oath for four hours Tuesday to North Carolina
regulators and repeatedly trashed their former chief executive, Bill
Johnson. Defending Duke's actions in buying Progress Energy, Rogers said
Johnson came across as so "autocratic" that Duke's board of directors
lost confidence in his ability to meld the two
companies into one. The board ousted Johnson as the new CEO on the same
day the companies merged and named Rogers CEO instead. Why should
Floridians care about such Carolina intrigue?
Ex-Progress chief called to appear before Utilities Commission
-- The man who was dismissed as president and chief executive of Duke
Energy Corp. immediately after the company merged with Progress Energy
Inc. last week will tell state regulators what he knows of the
back-room dealings that cost him his job.
NC panel calls Progress's
Johnson to testify on Duke CEO shakeup
-- North Carolina
regulators have ordered former Progress Energy Chief Executive Bill
Johnson to testify on the details surrounding his ouster as CEO of Duke
Energy Corp. The North Carolina Utilities Commission
has also called Duke's lead director, Ann Maynard Gray, and other Duke
directors to appear before the commission, according to an order issued
on Thursday. Duke, which completed its $18 billion takeover of Progress
on July 2, voted to replace Johnson with
its own CEO, Jim Rogers, just hours after closing the deal. Under the
terms of the merger agreement, Johnson was supposed to hold the position
of CEO, while Rogers would serve as executive chairman.
More questions seen in Duke's credibility issue
-- Duke Energy may be in for a long slog in its efforts to win back its
credibility with investors
and regulators following the timing and handling of the ouster of the
man who held the CEO’s job for less than an evening and the subsequent
departure of three of his top lieutenants. In his appearance before the
North Carolina Utilities Commission on July
10, Duke CEO Jim Rogers was not fully able to answer commissioners’
questions about how Duke’s directors thought through their decision to
oust Progress Energy’s Bill Johnson.
Utilities Commission calls ex-Progress CEO to testify
-- North Carolina utilities regulators investigating whether they were
before the merger creating the country's largest electric company have
called the sacked CEO of Duke Energy to testify. The North Carolina
Utilities Commission on Thursday ordered two more days of hearings.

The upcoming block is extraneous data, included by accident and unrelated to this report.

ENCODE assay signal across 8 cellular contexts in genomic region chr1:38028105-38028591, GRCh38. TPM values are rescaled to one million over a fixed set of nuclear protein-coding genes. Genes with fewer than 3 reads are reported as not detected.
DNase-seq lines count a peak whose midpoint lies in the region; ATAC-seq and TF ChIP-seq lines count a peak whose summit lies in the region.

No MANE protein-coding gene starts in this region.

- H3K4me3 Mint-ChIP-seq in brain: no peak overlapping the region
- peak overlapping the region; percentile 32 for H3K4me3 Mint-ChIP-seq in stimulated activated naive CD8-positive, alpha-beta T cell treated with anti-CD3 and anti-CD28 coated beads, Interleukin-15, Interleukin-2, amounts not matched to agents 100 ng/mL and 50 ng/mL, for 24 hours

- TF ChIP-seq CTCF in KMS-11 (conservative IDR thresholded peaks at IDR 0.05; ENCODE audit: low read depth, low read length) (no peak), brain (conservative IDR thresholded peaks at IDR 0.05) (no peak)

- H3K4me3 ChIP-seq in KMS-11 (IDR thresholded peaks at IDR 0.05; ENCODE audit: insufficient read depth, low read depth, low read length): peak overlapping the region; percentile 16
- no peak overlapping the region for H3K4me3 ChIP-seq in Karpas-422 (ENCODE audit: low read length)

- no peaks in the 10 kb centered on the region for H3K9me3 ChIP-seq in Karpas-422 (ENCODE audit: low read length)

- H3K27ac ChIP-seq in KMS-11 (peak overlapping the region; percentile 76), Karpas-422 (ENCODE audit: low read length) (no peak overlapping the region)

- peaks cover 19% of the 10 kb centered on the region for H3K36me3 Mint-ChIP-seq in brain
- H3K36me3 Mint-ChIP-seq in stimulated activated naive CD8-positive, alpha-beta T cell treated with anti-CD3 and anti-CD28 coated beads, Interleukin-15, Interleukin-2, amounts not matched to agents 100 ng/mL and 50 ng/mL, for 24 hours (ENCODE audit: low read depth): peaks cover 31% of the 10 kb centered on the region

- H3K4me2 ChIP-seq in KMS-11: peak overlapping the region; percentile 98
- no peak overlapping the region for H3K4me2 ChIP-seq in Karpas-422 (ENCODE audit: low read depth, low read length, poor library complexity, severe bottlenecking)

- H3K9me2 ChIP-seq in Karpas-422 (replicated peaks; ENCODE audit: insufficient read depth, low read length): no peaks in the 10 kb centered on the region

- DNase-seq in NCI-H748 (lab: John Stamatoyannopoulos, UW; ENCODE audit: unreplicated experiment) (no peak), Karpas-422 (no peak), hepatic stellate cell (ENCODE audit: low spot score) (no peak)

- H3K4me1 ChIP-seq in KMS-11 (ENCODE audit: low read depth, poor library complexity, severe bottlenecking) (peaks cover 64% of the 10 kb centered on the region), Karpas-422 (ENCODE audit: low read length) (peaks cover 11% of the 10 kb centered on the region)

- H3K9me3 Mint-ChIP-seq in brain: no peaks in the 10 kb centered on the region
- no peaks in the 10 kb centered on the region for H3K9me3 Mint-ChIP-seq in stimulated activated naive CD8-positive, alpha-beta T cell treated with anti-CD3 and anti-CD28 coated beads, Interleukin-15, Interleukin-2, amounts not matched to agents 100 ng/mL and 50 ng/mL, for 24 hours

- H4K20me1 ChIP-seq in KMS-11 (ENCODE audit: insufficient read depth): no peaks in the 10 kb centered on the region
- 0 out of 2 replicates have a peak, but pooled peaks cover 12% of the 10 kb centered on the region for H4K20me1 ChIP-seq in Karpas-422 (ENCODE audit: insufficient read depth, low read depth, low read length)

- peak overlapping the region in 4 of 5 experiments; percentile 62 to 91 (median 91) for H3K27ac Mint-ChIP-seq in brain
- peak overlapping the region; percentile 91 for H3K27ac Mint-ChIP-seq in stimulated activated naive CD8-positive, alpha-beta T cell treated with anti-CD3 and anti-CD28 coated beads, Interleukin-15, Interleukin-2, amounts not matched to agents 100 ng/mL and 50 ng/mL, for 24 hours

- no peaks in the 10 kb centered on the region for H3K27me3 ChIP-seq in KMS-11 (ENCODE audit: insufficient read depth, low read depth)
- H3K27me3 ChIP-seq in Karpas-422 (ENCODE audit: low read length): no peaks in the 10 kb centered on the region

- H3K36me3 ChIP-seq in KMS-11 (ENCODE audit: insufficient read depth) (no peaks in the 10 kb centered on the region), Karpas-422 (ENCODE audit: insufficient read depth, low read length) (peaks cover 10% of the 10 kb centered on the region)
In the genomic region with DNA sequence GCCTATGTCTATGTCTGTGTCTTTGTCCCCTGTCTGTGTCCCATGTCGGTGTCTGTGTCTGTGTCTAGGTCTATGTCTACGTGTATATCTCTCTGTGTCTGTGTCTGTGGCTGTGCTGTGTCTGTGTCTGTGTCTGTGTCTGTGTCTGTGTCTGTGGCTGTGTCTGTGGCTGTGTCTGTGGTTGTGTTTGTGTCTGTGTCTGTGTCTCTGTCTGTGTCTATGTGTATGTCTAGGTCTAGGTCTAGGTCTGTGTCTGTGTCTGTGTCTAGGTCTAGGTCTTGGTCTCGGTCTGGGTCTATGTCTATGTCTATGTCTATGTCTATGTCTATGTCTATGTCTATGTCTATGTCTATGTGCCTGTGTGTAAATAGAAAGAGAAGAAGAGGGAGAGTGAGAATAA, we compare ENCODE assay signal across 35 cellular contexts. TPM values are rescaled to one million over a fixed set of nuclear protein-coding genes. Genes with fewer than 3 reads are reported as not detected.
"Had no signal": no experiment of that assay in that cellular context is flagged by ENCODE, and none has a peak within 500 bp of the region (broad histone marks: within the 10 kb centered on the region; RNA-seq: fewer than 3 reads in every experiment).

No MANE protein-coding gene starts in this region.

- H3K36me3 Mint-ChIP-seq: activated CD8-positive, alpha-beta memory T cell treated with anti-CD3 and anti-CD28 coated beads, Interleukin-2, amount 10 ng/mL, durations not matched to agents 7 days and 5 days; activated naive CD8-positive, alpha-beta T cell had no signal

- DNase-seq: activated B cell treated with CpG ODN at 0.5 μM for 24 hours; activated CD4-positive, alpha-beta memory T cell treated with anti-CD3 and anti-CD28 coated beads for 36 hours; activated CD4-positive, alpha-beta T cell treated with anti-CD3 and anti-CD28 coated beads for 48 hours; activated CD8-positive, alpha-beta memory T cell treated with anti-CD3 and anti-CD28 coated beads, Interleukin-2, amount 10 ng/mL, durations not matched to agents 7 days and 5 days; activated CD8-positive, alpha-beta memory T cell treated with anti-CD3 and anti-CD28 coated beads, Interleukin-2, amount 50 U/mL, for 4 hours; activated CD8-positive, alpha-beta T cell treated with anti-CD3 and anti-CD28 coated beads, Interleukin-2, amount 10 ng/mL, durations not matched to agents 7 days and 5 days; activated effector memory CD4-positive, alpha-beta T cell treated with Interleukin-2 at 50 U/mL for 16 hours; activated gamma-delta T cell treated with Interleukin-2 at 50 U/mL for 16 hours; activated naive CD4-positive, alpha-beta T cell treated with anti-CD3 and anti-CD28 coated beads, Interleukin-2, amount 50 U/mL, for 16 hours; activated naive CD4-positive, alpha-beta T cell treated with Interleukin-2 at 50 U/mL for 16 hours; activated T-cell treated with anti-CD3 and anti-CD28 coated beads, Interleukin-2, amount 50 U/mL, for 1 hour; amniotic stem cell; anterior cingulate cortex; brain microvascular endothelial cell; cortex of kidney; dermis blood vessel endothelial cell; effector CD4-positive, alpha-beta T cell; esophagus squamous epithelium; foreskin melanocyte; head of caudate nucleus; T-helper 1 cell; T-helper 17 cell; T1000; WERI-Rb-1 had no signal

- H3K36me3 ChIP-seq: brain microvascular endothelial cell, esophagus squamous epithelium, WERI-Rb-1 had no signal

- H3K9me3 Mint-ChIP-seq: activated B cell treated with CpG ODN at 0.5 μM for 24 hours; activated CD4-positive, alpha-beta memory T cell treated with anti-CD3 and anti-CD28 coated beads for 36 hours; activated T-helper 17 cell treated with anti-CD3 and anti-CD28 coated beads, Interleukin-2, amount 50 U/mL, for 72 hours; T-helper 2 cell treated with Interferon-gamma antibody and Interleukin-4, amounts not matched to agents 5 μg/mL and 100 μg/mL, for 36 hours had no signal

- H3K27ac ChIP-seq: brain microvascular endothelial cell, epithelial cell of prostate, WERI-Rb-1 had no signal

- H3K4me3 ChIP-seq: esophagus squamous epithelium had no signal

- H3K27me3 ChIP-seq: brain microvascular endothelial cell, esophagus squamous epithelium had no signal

Former Progress Energy CEO Bill Johnson was called
to testify next Thursday. The two companies said 18 months ago that
Johnson would head Charlotte-based Duke Energy after it took over
Raleigh-based Progress.
Media seek records of Duke, Progress power deals
-- Several media companies, including Capitol Broadcasting Co., the
parent company of WRAL, have filed a public records request to obtain
information about deals that Duke Energy Corp. and Progress Energy Inc.
cut with major customers before their merger.


Duke Enron and McCrory

Nobody was holding a gun to Duke Energy's head to acquire Progress Energy. It was a leadership choice.

And once the choice was made, it became clear that Duke would do anything to get its way. Anything, including mindf/ck the Public Utilities Commission.

Some of this feels like an echo of Enron debacle, but on a grander scale. It's not just about money. It's about power. And influence. That's the corporate culture Pat McCrory was raised in. Win at any cost.

Which explains why McCrory is unfazed by criticism about his financial secrecy. Who would want to admit that he was paid to do nothing but run for office for more than a decade?

Could Duke Energy's behavior be a tipping point for public backlash against corporate over-reaching? Enron certainly was, but times have changed. Corporations are now people.

I read stories about Rogers being a Democratic partisan, but I don't buy it. He's a Duke Energy partisan, just like Pat McCrory.

Wouldn't you love to see the mainstream media dig into the relationship between these two men. I'd ask for interviews, but they won't return my calls.

Still no answer.

Getting Duked

It is time to smoke McCrory out on the Duke fiasco - and Dalton as well. Remember that Dalton, running for Lt. Gov, was an ardent supporter of Duke's Cliffside coal plant in his home county - like a new coal plant was what the climate needed. Then he announced he was pro-fracking. There are Democrats, Republicans and Dukians. Both candidates are Dukians - also known as Moneyians.

But seriously, folks need to be asking these candidates and all legislative candidates where they stand on the merger, where they stand on the upcoming Duke and Progress rate hikes, and where they stand on the Annual Rate Hike Bill that Duke's Rogers told the Utilities Commission they had to have to make the consumers pre-finance new nuclear plants. Voters should interview these folks videoing them with their cell phones and post the footage on this site.

The power of power

It seems like greed on steroids when it comes to dealing with these energy dudes. Isn't there enough profit in being an honest broker?